Fibrillary and Immunotactoid Glomerulonephritis

FIGURE 2-30 (see Color Plate)

Light, immunofluorescent, and electron microscopy in nonamyloid fibrillary glomerulonephritis. Fibrillary glomerulonephritis is an entity in which abnormal extracellular fibrils, typically ranging from 10- to 20-nm thick, permeate the glomerular mesangial matrix and capillary basement membranes. The fibrils are defined only on electron microscopy and have an appearance, at first glance, similar to amyloid. Congo red stain, however, is negative. Patients with fibrillary glomerulonephritis usually exhibit protein-uria often in the nephrotic range, with variable hematuria, hypertension, and renal insufficiency. A, On light microscopy the glomeruli display widened mesangial regions, with variable increase in cellularity and thickened capillary walls and often with irregularly thickened basement membranes, double contours, or both. B, On immunofluorescence, there is coarse linear or confluent granular staining of capillary walls for immunoglobulin G and complement C3 and similar staining in the mesangial regions. Occasionally, monoclonal immunoglobulin G k deposits are identified; in most instances, however, both light chains are equally represented. The nature of the deposits is unknown. C, On electron microscopy the fibrils are roughly 20-nm thick, of indefinite length, and haphazardly arranged. The fibrils permeate the mesangial matrix and basement membranes (arrow). The fibrils have been infrequently described in organs other than the kidneys.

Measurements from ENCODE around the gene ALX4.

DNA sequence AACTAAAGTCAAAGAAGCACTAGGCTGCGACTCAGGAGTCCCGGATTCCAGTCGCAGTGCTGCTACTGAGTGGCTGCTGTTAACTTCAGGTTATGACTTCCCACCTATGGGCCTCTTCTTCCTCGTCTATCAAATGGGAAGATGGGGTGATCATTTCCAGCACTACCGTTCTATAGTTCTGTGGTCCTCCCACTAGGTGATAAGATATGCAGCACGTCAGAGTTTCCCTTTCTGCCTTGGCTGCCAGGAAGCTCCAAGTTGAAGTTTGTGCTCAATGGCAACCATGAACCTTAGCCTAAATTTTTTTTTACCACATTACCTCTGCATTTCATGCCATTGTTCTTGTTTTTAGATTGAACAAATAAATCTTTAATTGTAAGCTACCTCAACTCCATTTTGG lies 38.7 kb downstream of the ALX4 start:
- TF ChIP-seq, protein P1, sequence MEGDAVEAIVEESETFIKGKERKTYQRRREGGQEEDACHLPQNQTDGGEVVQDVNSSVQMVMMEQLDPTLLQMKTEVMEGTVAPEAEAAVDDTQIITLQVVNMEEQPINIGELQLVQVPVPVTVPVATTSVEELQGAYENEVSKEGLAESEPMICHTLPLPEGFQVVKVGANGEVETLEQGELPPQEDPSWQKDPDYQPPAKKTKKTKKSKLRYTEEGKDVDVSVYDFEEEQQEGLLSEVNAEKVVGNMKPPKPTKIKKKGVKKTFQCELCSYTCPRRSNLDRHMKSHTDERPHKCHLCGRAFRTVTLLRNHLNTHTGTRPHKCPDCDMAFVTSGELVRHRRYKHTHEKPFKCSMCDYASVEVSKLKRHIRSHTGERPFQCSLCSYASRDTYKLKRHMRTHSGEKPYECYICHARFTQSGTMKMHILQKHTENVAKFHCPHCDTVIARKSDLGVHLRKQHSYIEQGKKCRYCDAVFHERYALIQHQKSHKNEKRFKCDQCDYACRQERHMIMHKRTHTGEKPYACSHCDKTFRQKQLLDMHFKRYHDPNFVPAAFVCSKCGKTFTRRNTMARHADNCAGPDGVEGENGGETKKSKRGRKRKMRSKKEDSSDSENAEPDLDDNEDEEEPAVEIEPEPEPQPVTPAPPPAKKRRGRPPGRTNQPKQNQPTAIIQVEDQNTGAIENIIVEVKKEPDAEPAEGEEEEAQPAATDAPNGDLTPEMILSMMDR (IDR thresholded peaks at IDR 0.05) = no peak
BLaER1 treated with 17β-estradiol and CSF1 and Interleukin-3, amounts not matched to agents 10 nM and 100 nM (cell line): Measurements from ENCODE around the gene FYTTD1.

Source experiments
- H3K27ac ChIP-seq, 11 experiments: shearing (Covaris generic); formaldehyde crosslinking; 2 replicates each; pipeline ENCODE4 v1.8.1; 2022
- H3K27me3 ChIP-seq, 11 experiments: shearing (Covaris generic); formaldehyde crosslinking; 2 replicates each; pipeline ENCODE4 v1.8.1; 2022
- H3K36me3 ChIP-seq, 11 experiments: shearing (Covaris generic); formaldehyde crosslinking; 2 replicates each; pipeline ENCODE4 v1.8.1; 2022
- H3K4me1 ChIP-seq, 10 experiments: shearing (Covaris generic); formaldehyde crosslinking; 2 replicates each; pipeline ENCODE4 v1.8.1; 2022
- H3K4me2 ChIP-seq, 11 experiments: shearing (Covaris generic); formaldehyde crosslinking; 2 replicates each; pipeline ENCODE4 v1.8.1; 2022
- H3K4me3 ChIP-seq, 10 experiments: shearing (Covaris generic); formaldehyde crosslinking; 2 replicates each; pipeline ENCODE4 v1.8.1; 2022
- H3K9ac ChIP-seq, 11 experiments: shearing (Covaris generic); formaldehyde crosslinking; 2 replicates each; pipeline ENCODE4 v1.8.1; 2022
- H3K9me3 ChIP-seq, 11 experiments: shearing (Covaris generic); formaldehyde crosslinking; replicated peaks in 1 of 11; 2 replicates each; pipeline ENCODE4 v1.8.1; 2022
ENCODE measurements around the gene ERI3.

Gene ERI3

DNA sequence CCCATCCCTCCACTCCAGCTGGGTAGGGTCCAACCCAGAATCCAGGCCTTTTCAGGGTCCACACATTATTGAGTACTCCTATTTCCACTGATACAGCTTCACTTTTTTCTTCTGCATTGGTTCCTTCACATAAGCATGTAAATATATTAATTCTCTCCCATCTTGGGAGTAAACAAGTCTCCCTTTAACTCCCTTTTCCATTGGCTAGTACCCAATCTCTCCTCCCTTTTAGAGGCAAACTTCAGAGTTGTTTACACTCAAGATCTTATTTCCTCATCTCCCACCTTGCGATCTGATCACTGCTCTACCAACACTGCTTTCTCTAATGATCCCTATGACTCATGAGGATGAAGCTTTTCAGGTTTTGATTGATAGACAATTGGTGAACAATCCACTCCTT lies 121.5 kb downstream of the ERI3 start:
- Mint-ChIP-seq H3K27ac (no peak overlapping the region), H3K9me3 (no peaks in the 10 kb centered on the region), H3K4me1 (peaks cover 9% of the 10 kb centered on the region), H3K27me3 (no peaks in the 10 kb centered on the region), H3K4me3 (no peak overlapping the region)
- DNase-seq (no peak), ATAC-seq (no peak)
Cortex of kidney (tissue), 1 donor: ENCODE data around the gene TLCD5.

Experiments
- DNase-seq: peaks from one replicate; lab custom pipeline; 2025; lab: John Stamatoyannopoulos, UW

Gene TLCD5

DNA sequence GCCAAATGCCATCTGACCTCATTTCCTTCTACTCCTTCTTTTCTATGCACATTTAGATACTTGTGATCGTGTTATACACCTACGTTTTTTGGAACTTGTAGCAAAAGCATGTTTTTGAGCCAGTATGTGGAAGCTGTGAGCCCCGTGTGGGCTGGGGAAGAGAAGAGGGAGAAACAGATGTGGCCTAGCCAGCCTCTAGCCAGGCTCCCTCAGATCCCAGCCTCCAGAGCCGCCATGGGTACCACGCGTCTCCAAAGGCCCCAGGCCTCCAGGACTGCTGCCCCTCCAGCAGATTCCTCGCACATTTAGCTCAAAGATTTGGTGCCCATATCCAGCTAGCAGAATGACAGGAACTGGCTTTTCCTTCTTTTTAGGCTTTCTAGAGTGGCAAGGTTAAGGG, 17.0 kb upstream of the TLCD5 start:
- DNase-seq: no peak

FIGURE 2-31 (see Color Plate)

FIGURE 2-31 (see Color Plate)

Light, immunofluorescent, and electron microscopy in immunotac-toid glomerulopathy. Immunotactoid glomerulopathy appears to be an immune-mediated glomerulonephritis. On electron microscopy the deposits are composed of multiple microtubular structures in subepithelial or subendothelial locations, or both, with lesser involvement of the mesangium. Patients with this disorder typically exhibit massive proteinuria or nephrotic syndrome. This glomeru-lopathy frequently is associated with lymphoplasmacytic disorders. A, On light microscopy the glomerular capillary walls often are thickened and the mesangial regions widened, with increased cellu-larity. B, On immunofluorescence, granular capillary wall and mesangial immunoglobulin G and complement C3 deposits are present. The ultrastructural findings are of aggregates of microtubular structures in capillary wall locations corresponding to granular deposits by immunofluorescence. C, The microtubular structures are large, ranging from 30- to 50-nm thick, or more (arrows).

0 0

Post a comment